We have developed two possible scenarios where this capacity could be used. The Military Staff presented the Ministers these scenarios: one scenario relating to the rescuing and evacuation of European Union citizens – we have seen how important it [was] in the case of Afghanistan – and another one in the initial phase of a stabilisation operation. The next stage will be to put this work in practice and to test it with live exercises, which will take place on the second semester of 2023 under the Spanish Presidency [of the Council]. The Spanish Presidency will hold live exercises of these scenarios.

Then, by 2025, the EU Rapid Deployment Capacity should be fully operational.

[There are] good news: the Council has agreed to allow the Netherlands to invite the United Kingdom to participate in the PESCO project on Military Mobility. I informed the Council on the Joint Proposal on Military Mobility and on the EU Cyber Defence [Policy] approved together with the [European] Commission, which are also part of the Strategic Compass’ deliverables.

All in all, it has been an intense and productive Council of Ministers of Defence. With the war in Ukraine on the stage, everything is being conditioned by this war and the Member States repeated their strong commitment to continue supporting Ukraine militarily with the means and capacities that we have and the ones that we will build.

I think it is everything I can tell you.

 

Q&A

I have two questions. The first is about what you told us today. So, Ukraine has one of the strongest armies in Europe, while the EU plans to create its own army. Are you considering more cooperation with Ukraine in the military sphere? And how could this affect the speed of considerations of Ukraine’s application to join the European Union? The second question is: are there ongoing discussions in the European Union regarding the recognition of Russia as a State sponsor of terrorism at the European Union level?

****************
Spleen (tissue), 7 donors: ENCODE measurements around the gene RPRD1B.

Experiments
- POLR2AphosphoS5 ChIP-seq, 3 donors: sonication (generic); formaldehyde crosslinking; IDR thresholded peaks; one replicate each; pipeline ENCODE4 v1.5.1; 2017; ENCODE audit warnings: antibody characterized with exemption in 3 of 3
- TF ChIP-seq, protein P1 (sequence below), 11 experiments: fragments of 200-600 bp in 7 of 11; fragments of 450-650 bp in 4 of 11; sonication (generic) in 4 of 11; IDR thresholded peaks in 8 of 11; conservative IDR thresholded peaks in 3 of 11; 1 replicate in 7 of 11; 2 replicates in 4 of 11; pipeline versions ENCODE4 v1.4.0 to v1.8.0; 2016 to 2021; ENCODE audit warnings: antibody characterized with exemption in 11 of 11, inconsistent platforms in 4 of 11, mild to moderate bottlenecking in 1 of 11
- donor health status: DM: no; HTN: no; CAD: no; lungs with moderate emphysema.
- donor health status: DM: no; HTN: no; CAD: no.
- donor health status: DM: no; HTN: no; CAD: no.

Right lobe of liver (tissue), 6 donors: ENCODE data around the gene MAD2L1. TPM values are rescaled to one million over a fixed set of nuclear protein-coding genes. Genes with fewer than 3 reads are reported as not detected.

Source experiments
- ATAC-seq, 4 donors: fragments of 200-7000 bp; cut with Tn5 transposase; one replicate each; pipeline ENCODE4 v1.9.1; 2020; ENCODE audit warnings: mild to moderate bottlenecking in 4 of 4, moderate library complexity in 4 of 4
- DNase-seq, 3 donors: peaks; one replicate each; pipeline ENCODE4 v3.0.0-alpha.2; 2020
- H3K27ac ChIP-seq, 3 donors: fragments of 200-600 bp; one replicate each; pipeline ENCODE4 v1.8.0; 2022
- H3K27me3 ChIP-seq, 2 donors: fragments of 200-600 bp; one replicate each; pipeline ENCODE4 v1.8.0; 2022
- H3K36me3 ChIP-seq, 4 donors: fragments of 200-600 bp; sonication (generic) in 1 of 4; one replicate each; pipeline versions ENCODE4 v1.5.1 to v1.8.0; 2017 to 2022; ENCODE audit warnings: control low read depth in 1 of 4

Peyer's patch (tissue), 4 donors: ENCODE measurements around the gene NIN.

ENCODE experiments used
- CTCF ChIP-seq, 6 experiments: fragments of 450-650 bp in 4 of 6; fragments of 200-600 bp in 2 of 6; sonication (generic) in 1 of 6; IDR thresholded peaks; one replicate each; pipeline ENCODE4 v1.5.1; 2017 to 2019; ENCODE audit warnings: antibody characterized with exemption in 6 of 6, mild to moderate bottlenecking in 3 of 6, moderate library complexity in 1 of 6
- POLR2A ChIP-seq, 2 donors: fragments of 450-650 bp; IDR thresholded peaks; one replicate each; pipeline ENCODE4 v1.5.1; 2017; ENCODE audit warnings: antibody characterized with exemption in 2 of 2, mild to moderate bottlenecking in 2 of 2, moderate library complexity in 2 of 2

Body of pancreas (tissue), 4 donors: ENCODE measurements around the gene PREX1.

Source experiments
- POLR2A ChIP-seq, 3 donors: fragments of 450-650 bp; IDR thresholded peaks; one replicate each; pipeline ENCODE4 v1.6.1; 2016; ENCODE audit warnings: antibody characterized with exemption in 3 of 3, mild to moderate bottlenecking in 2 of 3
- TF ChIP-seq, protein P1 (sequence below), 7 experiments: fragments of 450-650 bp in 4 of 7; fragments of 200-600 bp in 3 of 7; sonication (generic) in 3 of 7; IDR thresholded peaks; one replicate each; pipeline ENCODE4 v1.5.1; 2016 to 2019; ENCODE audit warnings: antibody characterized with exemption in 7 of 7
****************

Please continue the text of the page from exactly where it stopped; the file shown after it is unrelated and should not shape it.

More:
Well, I can tell you what has been the discussion in the Council. I cannot tell you what has not been the discussion in the Council. This was not in the discussion in the Council, so no news about it.

Frankly speaking, our military support to Ukraine is not part of the [accession] process. The [accession] process follows its route. In the next weeks, there will be a high level meeting between the European [Union] leadership and Ukraine, there we will discuss about it. This was a meeting of the Defence Ministers, and the Defence Ministers do not deal with enlargement.

Sur la Facilité européenne pour la paix, je voulais savoir s’il y avait un montant que vous considérez comme nécessaire à atteindre pour que cette Facilité soit durable – “sustainable” comme on dit en anglais. Pour le Niger, est-ce que vous pouvez nous donner plus d’information sur cette mission que voulez créer?

Yes, with Niger we want to develop a mission based on partnership: this is why we call the mission a military partnership mission. It is the first time that we use “partnership” when we name a mission, because we understand that we have to be working with the Nigerian army on an equal basis, and develop more [their] logistic capacities, and leave behind – because the Mission will not last forever – structures that the Niger army can run by themselves. Certainly, it will depends [on] the details, but a decision will be taken by the Ministers in the next Foreign Affairs Council – if everything goes as quickly as needed.